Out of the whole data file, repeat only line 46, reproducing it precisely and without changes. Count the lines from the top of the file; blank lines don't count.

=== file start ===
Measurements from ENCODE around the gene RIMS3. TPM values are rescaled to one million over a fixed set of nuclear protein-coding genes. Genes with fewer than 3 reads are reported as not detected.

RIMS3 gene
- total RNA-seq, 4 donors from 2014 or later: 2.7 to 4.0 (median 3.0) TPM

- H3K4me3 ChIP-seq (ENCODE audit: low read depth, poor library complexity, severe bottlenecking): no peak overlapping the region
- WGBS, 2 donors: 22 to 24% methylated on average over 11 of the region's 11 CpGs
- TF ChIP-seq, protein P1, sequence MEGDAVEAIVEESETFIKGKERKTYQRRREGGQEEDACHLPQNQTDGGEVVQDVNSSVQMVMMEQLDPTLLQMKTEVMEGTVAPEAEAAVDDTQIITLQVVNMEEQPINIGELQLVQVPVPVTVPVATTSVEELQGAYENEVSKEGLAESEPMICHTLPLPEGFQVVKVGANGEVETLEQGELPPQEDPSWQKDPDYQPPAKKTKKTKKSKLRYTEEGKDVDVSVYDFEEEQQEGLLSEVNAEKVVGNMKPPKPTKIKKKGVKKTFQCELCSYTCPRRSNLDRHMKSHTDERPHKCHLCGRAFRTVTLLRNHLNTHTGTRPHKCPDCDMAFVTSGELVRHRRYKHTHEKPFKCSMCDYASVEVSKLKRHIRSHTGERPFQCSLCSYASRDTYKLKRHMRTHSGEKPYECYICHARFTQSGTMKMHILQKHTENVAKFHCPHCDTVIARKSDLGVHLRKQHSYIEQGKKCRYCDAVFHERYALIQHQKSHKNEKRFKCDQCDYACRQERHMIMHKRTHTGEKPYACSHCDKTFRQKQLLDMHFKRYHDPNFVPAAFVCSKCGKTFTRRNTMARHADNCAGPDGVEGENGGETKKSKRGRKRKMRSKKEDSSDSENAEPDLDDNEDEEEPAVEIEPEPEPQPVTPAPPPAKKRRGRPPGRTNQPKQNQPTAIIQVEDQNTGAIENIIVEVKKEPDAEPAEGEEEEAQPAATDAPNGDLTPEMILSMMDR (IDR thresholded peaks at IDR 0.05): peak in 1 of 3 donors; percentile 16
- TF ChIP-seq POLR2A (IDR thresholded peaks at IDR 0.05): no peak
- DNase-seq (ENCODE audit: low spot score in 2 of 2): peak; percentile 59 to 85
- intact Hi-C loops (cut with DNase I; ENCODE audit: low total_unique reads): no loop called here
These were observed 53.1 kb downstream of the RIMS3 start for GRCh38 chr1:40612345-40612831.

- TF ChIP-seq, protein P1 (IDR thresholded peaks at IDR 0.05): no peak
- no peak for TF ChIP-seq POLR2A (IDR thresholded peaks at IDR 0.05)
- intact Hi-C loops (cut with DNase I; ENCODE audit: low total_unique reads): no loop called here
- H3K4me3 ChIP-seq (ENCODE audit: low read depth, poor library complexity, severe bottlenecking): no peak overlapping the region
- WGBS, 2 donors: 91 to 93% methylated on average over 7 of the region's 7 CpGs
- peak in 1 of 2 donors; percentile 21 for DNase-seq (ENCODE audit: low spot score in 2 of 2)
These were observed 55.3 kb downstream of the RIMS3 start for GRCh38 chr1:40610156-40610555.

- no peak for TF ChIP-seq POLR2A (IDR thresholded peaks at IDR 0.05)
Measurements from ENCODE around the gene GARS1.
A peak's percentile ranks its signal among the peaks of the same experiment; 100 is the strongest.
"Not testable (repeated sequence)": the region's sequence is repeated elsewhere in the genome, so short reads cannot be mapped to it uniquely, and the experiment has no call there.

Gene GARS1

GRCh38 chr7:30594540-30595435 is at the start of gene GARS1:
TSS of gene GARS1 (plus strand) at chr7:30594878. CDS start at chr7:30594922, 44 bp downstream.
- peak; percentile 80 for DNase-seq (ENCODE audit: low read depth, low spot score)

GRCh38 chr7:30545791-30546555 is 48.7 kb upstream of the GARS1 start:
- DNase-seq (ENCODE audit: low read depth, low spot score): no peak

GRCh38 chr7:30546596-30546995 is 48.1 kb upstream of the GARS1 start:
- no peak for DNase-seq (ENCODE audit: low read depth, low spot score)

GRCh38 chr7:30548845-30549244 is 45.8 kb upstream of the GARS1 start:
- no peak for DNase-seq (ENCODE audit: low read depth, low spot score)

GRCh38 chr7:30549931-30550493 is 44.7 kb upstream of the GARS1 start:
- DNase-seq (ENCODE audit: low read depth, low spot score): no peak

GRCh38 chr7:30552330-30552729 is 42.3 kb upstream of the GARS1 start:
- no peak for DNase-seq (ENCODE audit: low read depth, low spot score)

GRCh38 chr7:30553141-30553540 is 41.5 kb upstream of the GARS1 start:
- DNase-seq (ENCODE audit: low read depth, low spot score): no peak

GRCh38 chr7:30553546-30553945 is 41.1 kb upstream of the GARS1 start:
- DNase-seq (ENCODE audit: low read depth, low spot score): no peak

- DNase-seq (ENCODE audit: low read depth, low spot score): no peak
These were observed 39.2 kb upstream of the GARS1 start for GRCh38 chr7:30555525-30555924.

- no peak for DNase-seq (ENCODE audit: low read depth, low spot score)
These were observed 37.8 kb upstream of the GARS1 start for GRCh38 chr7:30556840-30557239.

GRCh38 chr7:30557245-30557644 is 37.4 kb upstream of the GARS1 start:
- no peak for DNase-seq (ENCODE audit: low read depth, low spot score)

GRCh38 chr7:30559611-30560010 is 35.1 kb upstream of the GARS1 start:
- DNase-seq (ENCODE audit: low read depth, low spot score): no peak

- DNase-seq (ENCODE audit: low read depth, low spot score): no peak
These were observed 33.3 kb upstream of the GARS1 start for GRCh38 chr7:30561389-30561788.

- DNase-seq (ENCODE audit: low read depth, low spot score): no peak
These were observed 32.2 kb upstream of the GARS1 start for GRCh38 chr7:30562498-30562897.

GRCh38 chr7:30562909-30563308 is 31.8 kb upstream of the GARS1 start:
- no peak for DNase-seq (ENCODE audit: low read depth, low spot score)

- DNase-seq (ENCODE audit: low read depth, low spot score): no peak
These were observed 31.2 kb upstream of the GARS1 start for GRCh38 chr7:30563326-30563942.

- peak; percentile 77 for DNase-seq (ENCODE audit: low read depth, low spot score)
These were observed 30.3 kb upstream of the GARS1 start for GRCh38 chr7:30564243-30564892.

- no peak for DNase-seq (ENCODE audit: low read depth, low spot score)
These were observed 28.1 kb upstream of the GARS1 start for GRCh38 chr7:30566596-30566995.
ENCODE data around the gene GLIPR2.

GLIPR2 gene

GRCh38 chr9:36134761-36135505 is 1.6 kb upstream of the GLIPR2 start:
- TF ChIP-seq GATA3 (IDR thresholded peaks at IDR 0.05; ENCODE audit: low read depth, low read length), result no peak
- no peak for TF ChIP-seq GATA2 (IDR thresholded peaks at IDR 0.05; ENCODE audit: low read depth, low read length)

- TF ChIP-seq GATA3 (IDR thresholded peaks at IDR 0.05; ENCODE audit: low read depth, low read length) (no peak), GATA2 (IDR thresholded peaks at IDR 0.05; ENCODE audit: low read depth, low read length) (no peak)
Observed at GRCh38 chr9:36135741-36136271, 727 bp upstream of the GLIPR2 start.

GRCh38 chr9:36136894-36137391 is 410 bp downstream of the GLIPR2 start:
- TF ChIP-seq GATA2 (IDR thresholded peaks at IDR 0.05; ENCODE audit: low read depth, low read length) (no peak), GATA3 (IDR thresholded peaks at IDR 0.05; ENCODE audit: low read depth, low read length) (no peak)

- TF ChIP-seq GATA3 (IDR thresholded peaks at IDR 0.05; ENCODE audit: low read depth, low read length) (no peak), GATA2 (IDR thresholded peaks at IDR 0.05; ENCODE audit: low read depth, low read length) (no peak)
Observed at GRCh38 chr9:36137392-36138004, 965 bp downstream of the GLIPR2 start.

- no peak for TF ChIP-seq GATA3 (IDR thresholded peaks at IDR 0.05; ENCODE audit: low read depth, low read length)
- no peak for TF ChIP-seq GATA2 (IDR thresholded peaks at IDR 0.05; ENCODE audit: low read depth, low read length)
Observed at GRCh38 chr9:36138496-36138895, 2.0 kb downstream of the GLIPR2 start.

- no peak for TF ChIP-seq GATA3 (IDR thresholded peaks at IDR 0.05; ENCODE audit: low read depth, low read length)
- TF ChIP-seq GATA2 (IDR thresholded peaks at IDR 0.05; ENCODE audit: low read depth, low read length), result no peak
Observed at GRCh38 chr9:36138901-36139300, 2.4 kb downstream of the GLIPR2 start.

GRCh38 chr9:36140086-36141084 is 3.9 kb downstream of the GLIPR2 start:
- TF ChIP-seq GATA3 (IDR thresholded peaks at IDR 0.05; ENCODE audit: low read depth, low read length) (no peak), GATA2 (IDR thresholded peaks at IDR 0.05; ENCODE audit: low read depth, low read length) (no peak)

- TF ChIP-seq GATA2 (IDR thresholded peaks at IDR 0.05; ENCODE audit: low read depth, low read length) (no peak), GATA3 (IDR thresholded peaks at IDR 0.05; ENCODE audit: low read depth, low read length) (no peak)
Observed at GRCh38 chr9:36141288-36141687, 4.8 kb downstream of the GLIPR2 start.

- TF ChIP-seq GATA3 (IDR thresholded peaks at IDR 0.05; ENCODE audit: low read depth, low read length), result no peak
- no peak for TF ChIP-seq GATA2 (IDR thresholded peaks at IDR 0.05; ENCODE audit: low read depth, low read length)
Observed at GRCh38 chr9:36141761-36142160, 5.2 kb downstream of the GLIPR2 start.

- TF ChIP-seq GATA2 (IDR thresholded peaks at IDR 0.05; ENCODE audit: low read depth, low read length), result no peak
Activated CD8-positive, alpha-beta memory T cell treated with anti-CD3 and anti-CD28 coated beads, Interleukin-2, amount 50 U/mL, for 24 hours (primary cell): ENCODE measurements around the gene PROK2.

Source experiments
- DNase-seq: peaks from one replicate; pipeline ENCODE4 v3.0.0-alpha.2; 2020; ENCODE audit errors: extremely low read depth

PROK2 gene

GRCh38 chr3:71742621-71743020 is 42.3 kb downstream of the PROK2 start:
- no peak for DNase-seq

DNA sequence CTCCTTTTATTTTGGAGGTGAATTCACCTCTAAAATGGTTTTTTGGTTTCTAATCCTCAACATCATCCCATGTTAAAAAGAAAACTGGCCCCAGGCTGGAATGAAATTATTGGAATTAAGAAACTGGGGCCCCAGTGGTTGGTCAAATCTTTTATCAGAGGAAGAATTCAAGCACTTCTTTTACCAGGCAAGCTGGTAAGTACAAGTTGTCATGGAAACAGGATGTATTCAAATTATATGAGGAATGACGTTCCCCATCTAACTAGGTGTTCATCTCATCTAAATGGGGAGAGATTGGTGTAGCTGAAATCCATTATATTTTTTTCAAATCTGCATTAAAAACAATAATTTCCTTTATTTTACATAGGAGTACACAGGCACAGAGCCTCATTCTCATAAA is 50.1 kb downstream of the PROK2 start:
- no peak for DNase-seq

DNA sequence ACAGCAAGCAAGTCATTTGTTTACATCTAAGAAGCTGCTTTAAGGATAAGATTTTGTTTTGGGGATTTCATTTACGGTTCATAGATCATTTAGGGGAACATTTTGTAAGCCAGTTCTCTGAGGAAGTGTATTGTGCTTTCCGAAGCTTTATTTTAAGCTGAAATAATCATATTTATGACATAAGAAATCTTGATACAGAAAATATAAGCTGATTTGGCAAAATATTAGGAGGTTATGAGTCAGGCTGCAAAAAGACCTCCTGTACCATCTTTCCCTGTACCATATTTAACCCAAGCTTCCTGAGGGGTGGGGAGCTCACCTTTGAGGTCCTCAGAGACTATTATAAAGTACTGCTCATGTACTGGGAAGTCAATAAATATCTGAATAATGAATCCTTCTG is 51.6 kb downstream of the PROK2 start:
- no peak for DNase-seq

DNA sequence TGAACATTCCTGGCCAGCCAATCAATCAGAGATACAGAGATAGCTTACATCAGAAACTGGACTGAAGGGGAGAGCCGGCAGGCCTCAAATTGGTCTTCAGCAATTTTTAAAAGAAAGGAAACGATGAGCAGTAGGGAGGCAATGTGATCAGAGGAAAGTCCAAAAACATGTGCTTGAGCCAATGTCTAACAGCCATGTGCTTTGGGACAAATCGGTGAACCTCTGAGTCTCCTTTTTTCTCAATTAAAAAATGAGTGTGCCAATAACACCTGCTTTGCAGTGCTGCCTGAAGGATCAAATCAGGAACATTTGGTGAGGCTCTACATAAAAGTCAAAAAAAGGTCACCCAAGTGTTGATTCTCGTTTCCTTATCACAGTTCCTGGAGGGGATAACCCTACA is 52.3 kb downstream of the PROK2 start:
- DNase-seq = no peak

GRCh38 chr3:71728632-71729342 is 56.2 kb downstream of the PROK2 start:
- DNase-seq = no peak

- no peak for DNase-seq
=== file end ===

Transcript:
GRCh38 chr7:30559611-30560010 is 35.1 kb upstream of the GARS1 start: